I’m going to start this review by completely dating myself: do you remember that Brandon Frasier movie, Bedazzled? In it, Elizabeth Hurley plays the devil to Brandon Frasier’s beatdown, desperate character. He makes a deal to have his life changed “for the better”; after a certain number of wishes, he loses his soul. It’s cute and funny, with an upbeat ending. It’s a fluffy comedy. Midnight Library felt very similar, minus the comedy (and the devil). It was a fine book with an upbeat ending, but ultimately didn’t really do more for me than pass the time pleasantly.
While there are no graphic details in Midnight Library, I feel that I need to let readers know that both suicide and self-harm are mentioned throughout. I personally would have really struggled with the subject matter if it were handled differently, or if I was at a different point mentally than I am currently. I feel a warning is appropriate, in this case.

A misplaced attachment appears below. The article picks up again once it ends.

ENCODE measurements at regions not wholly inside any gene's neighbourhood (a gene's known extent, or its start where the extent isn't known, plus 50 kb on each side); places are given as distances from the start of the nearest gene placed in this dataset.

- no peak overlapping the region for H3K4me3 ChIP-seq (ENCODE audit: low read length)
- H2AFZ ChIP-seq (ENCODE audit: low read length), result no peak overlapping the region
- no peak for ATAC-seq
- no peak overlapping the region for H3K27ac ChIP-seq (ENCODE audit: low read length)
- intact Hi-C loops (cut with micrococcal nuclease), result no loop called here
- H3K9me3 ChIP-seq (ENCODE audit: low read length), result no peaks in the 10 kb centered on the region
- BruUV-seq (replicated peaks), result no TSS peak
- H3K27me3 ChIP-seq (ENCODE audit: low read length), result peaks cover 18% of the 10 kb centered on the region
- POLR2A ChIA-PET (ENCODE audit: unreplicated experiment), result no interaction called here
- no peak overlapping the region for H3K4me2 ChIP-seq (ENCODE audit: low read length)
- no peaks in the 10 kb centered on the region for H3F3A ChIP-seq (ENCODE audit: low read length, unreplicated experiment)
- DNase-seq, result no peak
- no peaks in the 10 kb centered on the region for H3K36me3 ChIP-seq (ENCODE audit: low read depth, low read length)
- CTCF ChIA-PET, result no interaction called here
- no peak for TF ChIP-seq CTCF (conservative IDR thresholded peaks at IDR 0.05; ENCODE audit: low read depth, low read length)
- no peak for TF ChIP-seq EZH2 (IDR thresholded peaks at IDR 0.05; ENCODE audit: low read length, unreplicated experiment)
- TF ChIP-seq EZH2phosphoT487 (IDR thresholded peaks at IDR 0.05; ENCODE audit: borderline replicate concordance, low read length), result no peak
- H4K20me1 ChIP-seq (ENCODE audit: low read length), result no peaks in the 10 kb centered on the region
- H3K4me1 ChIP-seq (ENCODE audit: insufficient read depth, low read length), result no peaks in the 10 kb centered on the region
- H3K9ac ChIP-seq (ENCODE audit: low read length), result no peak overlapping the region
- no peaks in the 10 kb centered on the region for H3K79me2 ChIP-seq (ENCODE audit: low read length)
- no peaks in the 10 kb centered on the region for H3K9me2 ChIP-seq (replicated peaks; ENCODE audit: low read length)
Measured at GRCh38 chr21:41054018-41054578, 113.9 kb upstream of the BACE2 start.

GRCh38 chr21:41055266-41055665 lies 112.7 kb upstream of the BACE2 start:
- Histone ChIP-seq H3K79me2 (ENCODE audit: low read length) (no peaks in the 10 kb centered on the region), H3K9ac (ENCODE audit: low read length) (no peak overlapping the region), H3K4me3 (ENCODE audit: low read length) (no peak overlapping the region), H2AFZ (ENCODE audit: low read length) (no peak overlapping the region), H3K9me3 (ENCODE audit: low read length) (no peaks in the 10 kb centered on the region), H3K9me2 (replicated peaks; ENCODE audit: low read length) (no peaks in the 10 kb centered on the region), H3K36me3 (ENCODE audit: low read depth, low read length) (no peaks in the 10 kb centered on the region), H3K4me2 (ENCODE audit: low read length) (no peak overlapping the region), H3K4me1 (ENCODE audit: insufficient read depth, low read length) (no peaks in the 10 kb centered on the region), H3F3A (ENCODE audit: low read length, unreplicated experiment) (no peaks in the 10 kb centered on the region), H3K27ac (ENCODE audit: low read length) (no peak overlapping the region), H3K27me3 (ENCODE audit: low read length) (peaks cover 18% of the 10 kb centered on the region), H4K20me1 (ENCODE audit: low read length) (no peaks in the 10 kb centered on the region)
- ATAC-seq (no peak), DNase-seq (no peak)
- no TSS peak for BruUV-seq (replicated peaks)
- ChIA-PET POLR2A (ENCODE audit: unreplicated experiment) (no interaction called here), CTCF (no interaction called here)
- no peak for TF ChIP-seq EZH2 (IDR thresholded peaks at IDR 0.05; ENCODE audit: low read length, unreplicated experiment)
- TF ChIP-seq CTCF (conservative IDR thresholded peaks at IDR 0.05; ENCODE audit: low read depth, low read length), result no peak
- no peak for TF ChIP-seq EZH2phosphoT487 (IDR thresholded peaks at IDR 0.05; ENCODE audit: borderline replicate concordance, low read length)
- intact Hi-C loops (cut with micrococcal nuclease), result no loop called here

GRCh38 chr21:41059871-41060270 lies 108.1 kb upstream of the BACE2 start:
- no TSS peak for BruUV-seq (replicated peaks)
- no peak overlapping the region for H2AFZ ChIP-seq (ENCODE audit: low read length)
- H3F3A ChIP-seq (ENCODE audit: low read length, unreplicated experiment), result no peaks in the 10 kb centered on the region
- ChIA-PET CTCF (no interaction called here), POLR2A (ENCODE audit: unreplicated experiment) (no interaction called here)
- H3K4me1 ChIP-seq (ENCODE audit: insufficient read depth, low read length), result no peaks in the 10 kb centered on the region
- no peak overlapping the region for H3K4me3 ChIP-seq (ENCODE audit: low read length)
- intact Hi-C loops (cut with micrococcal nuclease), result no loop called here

Nora starts the book with everything in her life falling apart. She feels invisible, desperate, and lonely. After an attempt to end her pain, she ends up in the Midnight Library, sort of a stand-in for Limbo. There are shelves and shelves of books in which her life has gone differently based on her choices. Nora is able to choose them and live the stories, with the caveat that when she is unhappy, she will return to the Library.
Nora begins erasing regrets by choosing differently. Of course, she sees both positive and negative ramifications of that. She is likable and easy to relate to. There isn’t anything about Midnight Library that wasn’t likeable, it was just very surface-level. I was hoping for a deeper, more meaningful read, I suppose. I follow the author on Twitter and am often touched by his tweets. Some of them are very profound. I think that ultimately raised my expectations of this book to a ridiculous level. How odd to think that an author’s social media writing is so good that I didn’t love his book.
I’ve heard nothing but glowing reviews for this book, leading me to believe that it just wasn’t the right time for me to really appreciate it. That happens sometimes, where it’s the right book but the wrong time. That’s not to say it was a bad book. It was sweet and encouraging. It just ended up being a “like” book instead of one I loved.
I would recommend Midnight Library to readers who want a book that finds happiness and gratitude in the life we’re given.